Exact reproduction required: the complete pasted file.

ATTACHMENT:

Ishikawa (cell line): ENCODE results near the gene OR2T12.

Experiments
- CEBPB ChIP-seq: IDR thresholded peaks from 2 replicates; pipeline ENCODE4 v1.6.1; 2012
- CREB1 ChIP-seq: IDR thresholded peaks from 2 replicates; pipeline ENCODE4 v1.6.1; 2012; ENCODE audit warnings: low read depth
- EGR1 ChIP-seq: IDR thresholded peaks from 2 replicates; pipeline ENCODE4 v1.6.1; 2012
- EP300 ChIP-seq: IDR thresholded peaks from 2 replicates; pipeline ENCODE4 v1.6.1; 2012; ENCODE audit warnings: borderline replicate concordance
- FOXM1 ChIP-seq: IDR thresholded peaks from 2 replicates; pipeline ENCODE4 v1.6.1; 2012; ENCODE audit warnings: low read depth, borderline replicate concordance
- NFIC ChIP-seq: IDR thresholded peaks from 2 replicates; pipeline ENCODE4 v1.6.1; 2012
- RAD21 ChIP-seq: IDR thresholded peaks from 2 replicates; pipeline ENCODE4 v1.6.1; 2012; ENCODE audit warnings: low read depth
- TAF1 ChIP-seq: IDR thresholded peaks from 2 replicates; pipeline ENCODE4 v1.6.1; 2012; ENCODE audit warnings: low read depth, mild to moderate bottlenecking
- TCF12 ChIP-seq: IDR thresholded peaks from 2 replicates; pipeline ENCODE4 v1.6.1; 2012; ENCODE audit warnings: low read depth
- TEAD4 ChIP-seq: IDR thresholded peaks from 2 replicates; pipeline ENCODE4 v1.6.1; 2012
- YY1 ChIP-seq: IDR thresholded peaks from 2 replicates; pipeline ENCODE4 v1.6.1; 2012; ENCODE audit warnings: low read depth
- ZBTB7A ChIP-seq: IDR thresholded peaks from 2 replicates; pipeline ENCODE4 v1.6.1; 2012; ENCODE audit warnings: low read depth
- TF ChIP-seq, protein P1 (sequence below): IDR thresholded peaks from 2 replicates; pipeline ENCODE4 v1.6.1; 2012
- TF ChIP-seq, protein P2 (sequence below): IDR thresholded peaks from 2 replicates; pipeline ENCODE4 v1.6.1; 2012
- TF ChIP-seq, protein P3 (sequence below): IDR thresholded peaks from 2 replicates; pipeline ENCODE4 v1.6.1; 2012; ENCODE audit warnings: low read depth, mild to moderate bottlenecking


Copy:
Ishikawa (cell line): ENCODE results near the gene OR2T12.

Experiments
- CEBPB ChIP-seq: IDR thresholded peaks from 2 replicates; pipeline ENCODE4 v1.6.1; 2012
- CREB1 ChIP-seq: IDR thresholded peaks from 2 replicates; pipeline ENCODE4 v1.6.1; 2012; ENCODE audit warnings: low read depth
- EGR1 ChIP-seq: IDR thresholded peaks from 2 replicates; pipeline ENCODE4 v1.6.1; 2012
- EP300 ChIP-seq: IDR thresholded peaks from 2 replicates; pipeline ENCODE4 v1.6.1; 2012; ENCODE audit warnings: borderline replicate concordance
- FOXM1 ChIP-seq: IDR thresholded peaks from 2 replicates; pipeline ENCODE4 v1.6.1; 2012; ENCODE audit warnings: low read depth, borderline replicate concordance
- NFIC ChIP-seq: IDR thresholded peaks from 2 replicates; pipeline ENCODE4 v1.6.1; 2012
- RAD21 ChIP-seq: IDR thresholded peaks from 2 replicates; pipeline ENCODE4 v1.6.1; 2012; ENCODE audit warnings: low read depth
- TAF1 ChIP-seq: IDR thresholded peaks from 2 replicates; pipeline ENCODE4 v1.6.1; 2012; ENCODE audit warnings: low read depth, mild to moderate bottlenecking
- TCF12 ChIP-seq: IDR thresholded peaks from 2 replicates; pipeline ENCODE4 v1.6.1; 2012; ENCODE audit warnings: low read depth
- TEAD4 ChIP-seq: IDR thresholded peaks from 2 replicates; pipeline ENCODE4 v1.6.1; 2012
- YY1 ChIP-seq: IDR thresholded peaks from 2 replicates; pipeline ENCODE4 v1.6.1; 2012; ENCODE audit warnings: low read depth
- ZBTB7A ChIP-seq: IDR thresholded peaks from 2 replicates; pipeline ENCODE4 v1.6.1; 2012; ENCODE audit warnings: low read depth
- TF ChIP-seq, protein P1 (sequence below): IDR thresholded peaks from 2 replicates; pipeline ENCODE4 v1.6.1; 2012
- TF ChIP-seq, protein P2 (sequence below): IDR thresholded peaks from 2 replicates; pipeline ENCODE4 v1.6.1; 2012
- TF ChIP-seq, protein P3 (sequence below): IDR thresholded peaks from 2 replicates; pipeline ENCODE4 v1.6.1; 2012; ENCODE audit warnings: low read depth, mild to moderate bottlenecking